How Stocks Are Valued

Roberto Rivero

By coming up with their own independent valuations for stocks, investors can potentially identify investment opportunities which arise when a stock is over or undervalued. But how are stocks valued? In this article, we will examine the difference between a stock’s price and its value before highlighting a few methods of how stocks are valued.

Value vs Price

Before we look at how stocks are valued, it’s important to draw a distinction between a stock’s price and its value. Actually, depending on who you ask, you may receive a difference in opinion as to whether there is a distinction to draw or not.

There are market participants who believe that the markets are perfectly efficient. In other words, they believe that the price of a stock has already taken into account all available news and accurately reflects its value.

However, many investors believe that a stock’s share price does not necessarily always reflect its true value. To quote legendary investor Warren Buffett: ‘"Efficient" markets exist only in textbooks.'

Like any other freely traded asset, a stock’s share price is determined by levels of supply and demand in the market. Consequently, in order for share price to always reflect share value, it would require market participants to act rationally 100% of the time.

To accept that market participants do not always act rationally is to accept that, sometimes, a stock’s share price may not reflect its true value.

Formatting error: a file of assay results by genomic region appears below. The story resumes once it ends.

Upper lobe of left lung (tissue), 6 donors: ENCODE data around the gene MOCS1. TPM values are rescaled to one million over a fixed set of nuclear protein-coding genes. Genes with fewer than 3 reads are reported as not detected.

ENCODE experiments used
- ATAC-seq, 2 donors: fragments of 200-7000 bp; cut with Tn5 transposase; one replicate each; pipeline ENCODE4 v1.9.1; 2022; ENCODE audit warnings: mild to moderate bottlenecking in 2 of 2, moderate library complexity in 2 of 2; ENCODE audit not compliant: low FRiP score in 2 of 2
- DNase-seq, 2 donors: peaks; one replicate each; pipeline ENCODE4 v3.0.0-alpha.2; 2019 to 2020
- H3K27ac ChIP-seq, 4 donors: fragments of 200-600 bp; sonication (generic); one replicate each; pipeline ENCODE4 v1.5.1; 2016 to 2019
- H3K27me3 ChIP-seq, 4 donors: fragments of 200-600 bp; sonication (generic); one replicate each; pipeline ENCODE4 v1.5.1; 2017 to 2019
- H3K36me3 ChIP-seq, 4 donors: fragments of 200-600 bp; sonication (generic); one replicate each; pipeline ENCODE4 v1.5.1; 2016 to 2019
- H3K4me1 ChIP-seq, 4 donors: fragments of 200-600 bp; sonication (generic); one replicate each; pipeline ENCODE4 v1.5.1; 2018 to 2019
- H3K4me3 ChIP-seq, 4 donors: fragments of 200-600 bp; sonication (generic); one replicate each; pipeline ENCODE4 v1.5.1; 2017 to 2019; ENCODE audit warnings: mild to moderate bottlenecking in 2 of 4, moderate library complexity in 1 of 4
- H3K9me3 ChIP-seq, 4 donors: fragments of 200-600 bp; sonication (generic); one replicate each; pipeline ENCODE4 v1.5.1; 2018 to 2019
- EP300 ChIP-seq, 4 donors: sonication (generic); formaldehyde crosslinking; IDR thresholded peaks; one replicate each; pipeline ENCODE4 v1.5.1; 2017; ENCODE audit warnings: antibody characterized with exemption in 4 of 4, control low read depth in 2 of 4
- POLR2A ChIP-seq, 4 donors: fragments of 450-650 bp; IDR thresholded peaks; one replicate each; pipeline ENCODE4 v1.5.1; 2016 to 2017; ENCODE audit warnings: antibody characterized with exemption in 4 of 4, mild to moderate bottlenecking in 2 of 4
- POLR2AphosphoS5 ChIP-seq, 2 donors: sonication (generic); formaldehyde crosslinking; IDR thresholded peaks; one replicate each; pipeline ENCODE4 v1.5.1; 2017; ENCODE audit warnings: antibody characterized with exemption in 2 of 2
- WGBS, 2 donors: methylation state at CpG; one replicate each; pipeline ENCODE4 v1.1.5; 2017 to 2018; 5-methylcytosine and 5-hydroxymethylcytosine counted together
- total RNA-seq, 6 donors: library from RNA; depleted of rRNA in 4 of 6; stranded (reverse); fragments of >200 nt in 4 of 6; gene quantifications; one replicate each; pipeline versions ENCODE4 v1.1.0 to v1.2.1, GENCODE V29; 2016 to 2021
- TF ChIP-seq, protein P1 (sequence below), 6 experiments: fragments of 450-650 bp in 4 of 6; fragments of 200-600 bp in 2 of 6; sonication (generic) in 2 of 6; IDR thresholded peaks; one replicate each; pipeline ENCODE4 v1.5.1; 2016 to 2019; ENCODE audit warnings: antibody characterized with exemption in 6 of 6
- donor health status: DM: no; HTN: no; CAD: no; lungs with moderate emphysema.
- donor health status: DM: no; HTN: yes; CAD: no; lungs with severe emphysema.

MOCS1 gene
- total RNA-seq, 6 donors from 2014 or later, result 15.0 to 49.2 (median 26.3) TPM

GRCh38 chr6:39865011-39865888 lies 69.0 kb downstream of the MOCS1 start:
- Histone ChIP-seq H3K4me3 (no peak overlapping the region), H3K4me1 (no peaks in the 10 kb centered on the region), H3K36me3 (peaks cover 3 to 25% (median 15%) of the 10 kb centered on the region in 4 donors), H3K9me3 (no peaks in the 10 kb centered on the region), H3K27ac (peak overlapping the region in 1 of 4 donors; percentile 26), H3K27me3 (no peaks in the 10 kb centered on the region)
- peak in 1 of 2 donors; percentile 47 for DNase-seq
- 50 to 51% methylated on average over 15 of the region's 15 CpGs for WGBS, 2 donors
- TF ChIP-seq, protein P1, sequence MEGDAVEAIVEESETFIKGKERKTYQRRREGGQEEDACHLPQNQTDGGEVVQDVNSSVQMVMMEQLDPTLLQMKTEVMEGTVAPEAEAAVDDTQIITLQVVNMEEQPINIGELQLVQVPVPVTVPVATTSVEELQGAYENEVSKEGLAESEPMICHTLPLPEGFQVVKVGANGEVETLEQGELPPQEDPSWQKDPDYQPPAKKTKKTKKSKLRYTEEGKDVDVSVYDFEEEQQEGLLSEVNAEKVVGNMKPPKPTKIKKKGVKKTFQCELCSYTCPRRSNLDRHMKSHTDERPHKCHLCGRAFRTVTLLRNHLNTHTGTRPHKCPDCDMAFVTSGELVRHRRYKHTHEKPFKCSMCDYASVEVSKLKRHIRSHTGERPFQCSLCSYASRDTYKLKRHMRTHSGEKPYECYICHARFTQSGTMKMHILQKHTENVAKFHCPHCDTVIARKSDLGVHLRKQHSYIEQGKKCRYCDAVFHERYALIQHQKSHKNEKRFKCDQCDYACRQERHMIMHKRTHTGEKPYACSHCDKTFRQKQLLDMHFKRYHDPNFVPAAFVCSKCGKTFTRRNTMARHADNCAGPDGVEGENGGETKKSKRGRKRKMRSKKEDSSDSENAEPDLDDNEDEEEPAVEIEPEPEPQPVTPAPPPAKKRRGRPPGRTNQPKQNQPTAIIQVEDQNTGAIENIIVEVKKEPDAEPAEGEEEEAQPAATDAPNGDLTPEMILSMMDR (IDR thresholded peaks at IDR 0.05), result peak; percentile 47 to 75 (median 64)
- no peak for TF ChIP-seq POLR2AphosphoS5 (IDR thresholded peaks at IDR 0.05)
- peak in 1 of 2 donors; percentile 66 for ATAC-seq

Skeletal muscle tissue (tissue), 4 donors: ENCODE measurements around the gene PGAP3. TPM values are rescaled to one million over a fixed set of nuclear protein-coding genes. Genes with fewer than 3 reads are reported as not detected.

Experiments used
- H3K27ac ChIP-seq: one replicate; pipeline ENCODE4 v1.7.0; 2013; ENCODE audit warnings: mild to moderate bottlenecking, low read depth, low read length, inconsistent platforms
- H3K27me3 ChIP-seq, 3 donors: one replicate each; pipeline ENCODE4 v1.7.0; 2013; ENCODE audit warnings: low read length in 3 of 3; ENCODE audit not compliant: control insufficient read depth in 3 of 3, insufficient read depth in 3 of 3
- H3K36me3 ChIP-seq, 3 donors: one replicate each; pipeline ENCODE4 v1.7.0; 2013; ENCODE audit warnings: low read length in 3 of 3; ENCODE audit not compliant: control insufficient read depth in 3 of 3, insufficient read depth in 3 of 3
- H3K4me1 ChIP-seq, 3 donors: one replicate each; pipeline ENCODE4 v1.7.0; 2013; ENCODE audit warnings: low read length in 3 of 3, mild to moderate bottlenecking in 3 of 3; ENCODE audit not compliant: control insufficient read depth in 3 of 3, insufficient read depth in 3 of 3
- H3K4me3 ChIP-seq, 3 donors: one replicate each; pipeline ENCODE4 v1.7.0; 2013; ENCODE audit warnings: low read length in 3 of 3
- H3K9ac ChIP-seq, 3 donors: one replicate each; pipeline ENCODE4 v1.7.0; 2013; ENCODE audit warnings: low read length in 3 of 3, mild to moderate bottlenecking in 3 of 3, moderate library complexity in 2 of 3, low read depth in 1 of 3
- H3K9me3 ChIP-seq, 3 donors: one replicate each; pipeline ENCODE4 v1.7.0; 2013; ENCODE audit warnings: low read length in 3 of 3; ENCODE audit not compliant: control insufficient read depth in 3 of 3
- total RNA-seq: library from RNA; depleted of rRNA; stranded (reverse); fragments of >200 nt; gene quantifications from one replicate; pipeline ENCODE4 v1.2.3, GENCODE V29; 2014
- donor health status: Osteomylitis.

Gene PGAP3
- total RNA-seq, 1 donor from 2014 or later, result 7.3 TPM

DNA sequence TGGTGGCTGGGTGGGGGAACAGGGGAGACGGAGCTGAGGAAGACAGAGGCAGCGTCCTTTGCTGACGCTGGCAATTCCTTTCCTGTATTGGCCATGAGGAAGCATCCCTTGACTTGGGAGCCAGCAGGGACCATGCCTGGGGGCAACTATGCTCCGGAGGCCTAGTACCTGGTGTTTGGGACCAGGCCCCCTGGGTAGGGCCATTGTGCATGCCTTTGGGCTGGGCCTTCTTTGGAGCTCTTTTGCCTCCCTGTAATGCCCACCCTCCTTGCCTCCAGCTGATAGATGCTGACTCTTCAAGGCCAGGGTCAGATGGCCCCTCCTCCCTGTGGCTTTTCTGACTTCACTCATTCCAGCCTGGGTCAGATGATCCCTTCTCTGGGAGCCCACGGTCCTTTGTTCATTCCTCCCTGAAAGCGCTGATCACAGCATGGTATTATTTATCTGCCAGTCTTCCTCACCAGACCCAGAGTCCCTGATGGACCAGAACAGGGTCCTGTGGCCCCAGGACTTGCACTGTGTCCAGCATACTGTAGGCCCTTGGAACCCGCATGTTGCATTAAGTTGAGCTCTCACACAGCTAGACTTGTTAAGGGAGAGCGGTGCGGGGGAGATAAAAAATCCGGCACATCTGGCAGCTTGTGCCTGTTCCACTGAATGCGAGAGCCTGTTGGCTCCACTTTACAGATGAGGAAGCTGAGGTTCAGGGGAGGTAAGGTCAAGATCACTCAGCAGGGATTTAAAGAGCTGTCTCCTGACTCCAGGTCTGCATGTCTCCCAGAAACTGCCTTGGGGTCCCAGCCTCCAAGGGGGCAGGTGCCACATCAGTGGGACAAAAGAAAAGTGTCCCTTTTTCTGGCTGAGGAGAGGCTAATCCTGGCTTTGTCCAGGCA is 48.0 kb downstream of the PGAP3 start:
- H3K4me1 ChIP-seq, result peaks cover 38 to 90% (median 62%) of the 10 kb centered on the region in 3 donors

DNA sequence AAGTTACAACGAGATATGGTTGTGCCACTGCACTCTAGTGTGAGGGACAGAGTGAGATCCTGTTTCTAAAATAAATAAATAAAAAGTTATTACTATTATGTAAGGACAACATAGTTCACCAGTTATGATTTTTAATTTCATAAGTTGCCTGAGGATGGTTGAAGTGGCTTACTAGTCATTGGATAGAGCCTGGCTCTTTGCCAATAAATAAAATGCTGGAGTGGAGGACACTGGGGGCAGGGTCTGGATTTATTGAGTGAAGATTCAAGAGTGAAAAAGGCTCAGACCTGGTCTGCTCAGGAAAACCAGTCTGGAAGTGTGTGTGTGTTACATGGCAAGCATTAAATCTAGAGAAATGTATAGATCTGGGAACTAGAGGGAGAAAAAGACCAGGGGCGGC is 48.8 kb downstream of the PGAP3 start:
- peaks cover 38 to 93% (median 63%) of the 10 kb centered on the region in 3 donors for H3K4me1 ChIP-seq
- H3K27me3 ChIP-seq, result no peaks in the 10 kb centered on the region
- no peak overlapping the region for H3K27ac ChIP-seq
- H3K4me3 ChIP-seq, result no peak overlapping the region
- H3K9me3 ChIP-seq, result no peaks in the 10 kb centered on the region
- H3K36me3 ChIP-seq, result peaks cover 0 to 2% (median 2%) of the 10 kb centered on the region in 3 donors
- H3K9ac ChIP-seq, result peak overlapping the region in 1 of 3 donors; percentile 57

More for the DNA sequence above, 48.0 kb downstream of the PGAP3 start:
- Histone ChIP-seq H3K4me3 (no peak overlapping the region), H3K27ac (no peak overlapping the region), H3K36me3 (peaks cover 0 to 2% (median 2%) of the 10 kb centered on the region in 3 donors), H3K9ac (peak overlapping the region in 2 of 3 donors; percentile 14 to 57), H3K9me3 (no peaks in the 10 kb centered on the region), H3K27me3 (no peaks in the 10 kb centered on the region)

How Stocks Are Valued

But how can you determine which stocks are overvalued, which are undervalued and which are fairly valued? How are stocks valued?

There is no one method of valuing a stock. However, there are several well-known ratios which investors may use in order to help ascertain the value of a stock. In the following sections, we will identify and explain three of these ratios, the third of which is typically the most common method of stock valuation.

Stock Valuation Methods
Price to Book Ratio
Price to Sales Ratio
Price to Earnings Ratio

Price to Book Ratio

A company’s price to book (P/B) ratio demonstrates its current market value in relation to its book value. It is calculated by dividing a company’s share price by its book value per share.

A company’s book value can be calculated by subtracting a business’s total liabilities from its total assets. It can also be found by adding up all the items in the shareholder equity section of a company’s balance sheet. This figure is subsequently divided by the total number of shares outstanding to obtain the book value per share.

A P/B ratio of one would mean that a company’s shares are trading perfectly in line with its book value. A company with a P/B higher than one could be overvalued, whilst a company with a P/B lower than one could be undervalued.

Price to Sales Ratio

The price to sales (P/S) ratio compares a company’s current stock price to its revenue, consequently showing how much the market is willing to pay per share in relation to total revenue.